Lake Eyre – a stunning shimmering inland sea

Vicky Sass-Nielson (right), Norma Jackson (l) and moi.

It’s a phenomenon in our lifetime to peer below at Australia’s vast inland sea – Lake Eyre filled with water, so crystal clear it mirrors the sky.

Where once there was only that barren, crusty, salty surface we learnt about in geography lessons at school, now the desert is in flood. Water is everywhere and everything here is changed as flowing waters define the landscape into stunning shapes. Into sandy beaches, islands and headlands and through the parched earth trickling rivers now flow and mud flats now sprout a beard of green.

The dead centre of Australia is transformed by those flood waters from Queensland’s summer floods and below me lies a shimmering sea zipping along under a light morning breeze.

Ahead the waters lap against sand cliffs as stunning at those at Port Willunga, where I once holidayed as a young woman and on the headland countless pelicans gather.

From on high, flying hundreds of metres above in a small six-seater Cessna 210 aircraft, this watery wonderland is absolutely beautiful and I am mesmerised.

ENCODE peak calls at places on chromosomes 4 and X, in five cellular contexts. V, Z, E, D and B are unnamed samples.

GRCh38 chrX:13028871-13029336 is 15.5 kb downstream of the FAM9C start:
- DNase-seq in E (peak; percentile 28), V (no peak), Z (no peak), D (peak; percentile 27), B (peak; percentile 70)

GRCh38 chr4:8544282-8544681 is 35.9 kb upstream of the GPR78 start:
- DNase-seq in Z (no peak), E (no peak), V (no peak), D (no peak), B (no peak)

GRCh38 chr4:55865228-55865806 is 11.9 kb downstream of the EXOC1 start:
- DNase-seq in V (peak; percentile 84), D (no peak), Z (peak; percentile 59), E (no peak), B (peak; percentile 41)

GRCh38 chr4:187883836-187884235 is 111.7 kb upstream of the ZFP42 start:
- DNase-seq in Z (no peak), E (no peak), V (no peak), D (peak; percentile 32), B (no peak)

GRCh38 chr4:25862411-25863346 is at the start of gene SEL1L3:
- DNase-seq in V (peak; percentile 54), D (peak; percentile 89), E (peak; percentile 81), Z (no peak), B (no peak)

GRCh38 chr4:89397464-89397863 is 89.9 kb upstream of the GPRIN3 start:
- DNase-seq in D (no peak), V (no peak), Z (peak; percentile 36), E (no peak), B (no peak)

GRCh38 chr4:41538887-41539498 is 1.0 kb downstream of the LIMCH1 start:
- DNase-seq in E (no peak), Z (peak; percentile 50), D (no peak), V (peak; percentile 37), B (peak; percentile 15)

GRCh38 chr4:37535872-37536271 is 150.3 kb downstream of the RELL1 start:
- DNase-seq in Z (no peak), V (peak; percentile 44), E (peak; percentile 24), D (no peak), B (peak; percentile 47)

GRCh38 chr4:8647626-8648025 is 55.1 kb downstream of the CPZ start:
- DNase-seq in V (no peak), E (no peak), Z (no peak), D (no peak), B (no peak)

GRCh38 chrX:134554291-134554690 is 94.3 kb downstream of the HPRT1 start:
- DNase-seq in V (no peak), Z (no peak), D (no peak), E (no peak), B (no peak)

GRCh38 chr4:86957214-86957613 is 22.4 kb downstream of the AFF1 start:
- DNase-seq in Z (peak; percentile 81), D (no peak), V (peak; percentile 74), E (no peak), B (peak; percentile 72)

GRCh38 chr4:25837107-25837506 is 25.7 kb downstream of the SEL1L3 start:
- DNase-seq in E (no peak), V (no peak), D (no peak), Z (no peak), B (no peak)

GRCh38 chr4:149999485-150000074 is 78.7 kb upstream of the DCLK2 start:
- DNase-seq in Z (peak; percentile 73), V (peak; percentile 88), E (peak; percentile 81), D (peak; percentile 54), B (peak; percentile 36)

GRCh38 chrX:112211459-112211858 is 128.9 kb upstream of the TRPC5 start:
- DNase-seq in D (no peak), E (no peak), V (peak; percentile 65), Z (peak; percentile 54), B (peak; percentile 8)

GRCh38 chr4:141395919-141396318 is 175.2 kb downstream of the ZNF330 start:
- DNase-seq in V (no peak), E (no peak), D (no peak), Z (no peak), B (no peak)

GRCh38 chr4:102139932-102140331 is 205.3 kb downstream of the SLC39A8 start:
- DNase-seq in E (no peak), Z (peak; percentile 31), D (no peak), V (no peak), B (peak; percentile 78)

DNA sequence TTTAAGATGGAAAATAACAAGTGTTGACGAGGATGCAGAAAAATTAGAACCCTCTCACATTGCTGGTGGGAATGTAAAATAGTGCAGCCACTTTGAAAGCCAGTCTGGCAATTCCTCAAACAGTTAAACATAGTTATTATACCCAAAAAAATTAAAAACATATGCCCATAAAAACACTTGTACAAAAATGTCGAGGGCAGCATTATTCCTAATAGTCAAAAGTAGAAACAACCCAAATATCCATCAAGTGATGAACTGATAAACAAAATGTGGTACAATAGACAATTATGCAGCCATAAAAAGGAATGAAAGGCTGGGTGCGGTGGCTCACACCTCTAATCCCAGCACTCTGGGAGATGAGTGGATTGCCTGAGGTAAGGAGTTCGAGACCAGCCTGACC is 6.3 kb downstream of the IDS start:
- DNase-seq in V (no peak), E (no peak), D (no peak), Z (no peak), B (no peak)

The miracle is that the inland sea shows us how Australia used to be eons ago when the Diamontina River was always a torrent.

I am in distinguished company for this unique experience because Australian pioneering explorer Edward John Eyre’s great, great grand-daughter, Veronica Sass-Nielsen sits alongside me.

She is spellbound – like me – to learn from our pilot that the West End of Lake Eyre North is three metres deep and rising.

Yet Lake Eyre South, immediately below us, is so shallow – at 300 mm deep that I can see the sand underneath.

Here the sea is different as it swirls around the ridges and sandhills like a huge python . We swoop lower before we turn back to the flat, arid landscape of Marree.  It is bald and barren but for rivulets of water snaking their way through the parched earth. The rivers have begun to dry up once more leaving in their wake muddy patches tinged with green and isolated clumps of stunted vegetation.

In one part it’s like a moonscape, in another the bare earth has all the fleshy colours of a carcase.

The inland sea now stretching 145 kilometres from one end to the other, an awesome legacy of El Nina and Cyclone Yari.

As we land back at Marree I ask Veronica what she thought of Lake Eyre, named after her forebear.  “It was absolutely beautiful; I wouldn’t have missed the experience for the world,” says Veronica, who travelled from Perth to make what she had described as a very personal journey.

The flight was a highlight of an outback tour with Gekko Safari which included Clare winetasting, Wilpena Pound in the Flinders Ranges and Prairie Hotel Parachilna. More information on

click below to see the photos




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